At first it appeared that the radical Gospel criticism and the history-of-religions school would lead to the assumption of an unbridgeable gulf between Jesus and the church; in this situation it is quite understandable why outsiders proceeded to deny the historical existence of Jesus. (p. 82)
So it was imperative that the study of the historical Jesus be kept in “godly hands”:
The curiosity which underlies all science will certainly lead to a continually new treatment of the problem. If we theologians ignore this task, others will undertake it. Even if the question should be theologically irrelevant (more of this later), we cannot call it illegitimate. The scientific ethos requires that we do not avoid it, but rather work at it in all sincerity, for God’s law lies behind the scientific ethos. The historical critical concern with the problem of the historical Jesus is at least an honorable task which is subject to the distress and promise of every honorable profession, and certainly to the Pauline hos me (“as if not”) as well. (pp. 62-3)
Although god-fearing scholars should be the main body of researchers it was also necessary to include a non-Christians (even Jews!) as well for the following reason:
Scholars with different starting points co-operate and are able mutually to correct each other. For that reason also, it is not desirable that non-Christian scholars remain aloof from this work. In certain respects even antipathy can be illuminating; Jewish scholars, e.g., can have a clear eye for what is characteristic of Jesus. (pp. 63-4)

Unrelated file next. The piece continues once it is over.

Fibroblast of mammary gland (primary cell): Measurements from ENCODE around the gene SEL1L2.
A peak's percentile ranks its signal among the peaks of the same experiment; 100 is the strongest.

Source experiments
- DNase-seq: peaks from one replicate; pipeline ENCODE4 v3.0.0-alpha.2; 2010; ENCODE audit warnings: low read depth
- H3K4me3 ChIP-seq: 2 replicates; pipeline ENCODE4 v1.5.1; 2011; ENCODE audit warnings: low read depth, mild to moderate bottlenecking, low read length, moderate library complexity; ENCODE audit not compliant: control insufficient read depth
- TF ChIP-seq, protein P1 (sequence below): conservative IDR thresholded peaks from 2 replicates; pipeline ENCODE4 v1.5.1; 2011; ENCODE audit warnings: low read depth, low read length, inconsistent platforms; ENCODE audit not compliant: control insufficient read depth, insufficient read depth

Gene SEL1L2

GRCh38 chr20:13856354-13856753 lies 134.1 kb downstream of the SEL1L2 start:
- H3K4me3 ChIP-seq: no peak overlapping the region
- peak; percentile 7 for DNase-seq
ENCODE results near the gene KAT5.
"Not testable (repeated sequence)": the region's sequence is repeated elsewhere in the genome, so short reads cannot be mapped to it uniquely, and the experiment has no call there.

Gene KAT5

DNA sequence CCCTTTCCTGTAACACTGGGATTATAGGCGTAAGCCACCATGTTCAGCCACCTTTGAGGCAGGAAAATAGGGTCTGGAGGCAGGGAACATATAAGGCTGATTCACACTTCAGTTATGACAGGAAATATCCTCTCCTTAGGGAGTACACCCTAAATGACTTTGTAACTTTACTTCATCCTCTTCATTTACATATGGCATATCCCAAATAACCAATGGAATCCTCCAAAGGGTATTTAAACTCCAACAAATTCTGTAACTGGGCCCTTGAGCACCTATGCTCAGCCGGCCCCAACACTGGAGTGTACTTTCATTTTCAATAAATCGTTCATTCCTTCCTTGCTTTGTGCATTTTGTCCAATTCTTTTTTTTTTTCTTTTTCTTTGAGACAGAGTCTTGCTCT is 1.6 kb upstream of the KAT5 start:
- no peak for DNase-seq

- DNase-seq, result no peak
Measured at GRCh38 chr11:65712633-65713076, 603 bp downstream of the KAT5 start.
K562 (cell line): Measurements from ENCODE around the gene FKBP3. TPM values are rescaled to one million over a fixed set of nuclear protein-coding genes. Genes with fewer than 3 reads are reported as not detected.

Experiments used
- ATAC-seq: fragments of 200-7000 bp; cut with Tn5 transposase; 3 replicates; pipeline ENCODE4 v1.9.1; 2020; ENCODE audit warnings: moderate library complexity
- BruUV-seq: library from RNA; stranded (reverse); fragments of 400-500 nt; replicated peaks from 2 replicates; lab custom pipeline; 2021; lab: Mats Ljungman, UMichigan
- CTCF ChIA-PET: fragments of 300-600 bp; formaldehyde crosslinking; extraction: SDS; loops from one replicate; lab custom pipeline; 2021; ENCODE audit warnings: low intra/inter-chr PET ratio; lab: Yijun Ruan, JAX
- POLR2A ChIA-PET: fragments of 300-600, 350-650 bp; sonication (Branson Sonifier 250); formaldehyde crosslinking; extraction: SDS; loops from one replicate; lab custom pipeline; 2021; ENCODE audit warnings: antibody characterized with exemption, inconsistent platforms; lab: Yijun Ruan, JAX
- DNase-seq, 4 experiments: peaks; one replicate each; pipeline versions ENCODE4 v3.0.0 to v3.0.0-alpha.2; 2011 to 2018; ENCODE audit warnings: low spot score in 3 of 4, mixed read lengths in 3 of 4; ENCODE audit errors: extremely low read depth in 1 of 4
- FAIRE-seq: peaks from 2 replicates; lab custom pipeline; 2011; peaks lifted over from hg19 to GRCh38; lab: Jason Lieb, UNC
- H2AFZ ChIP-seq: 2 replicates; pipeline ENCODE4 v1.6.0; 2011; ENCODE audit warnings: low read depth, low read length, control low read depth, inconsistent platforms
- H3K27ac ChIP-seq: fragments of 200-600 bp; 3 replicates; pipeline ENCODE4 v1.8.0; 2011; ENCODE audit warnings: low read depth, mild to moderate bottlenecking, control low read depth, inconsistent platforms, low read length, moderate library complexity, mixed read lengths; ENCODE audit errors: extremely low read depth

But is there not a risk that some historical Jesus findings will stand at odds with the Jesus of religious beliefs?
Dahl is not perturbed. Most believers would scarcely be aware of the scholarly studies or if aware of them they could safely ignore them:
It is obvious that the Christian faith and the church would have only a very limited interest in such a presentation of what actually occurred, even if it could be given with a very high degree of historical probability. . . . The believing community could therefore tranquilly disregard the historical description of Jesus’ death and his previous life for the sake of holding to the Gospels and to the rest of the New Testament writings. Once more it would be clear to the church that only the resurrection of Jesus from the dead and the witness of the Holy Spirit through the apostles disclose the meaning and the significance of Jesus’ death and his previous life. It will therefore firmly maintain that in the New Testament and nowhere else is it revealed who Jesus really was — without being required to contest the results of historical science. (pp. 75-6)
But what of the theologians themselves? They could scarcely ignore the research. Besides, a communications revolution has happened since Dahl wrote and the academic research has no longer been well hidden from lay believers. The benefits of historical Jesus studies for the faith of theologians (and since Dahl, for the better informed lay Christians) are most remarkable indeed . . . . Continue reading “The Relevance of the Historical Jesus for Christian Faith and Theology”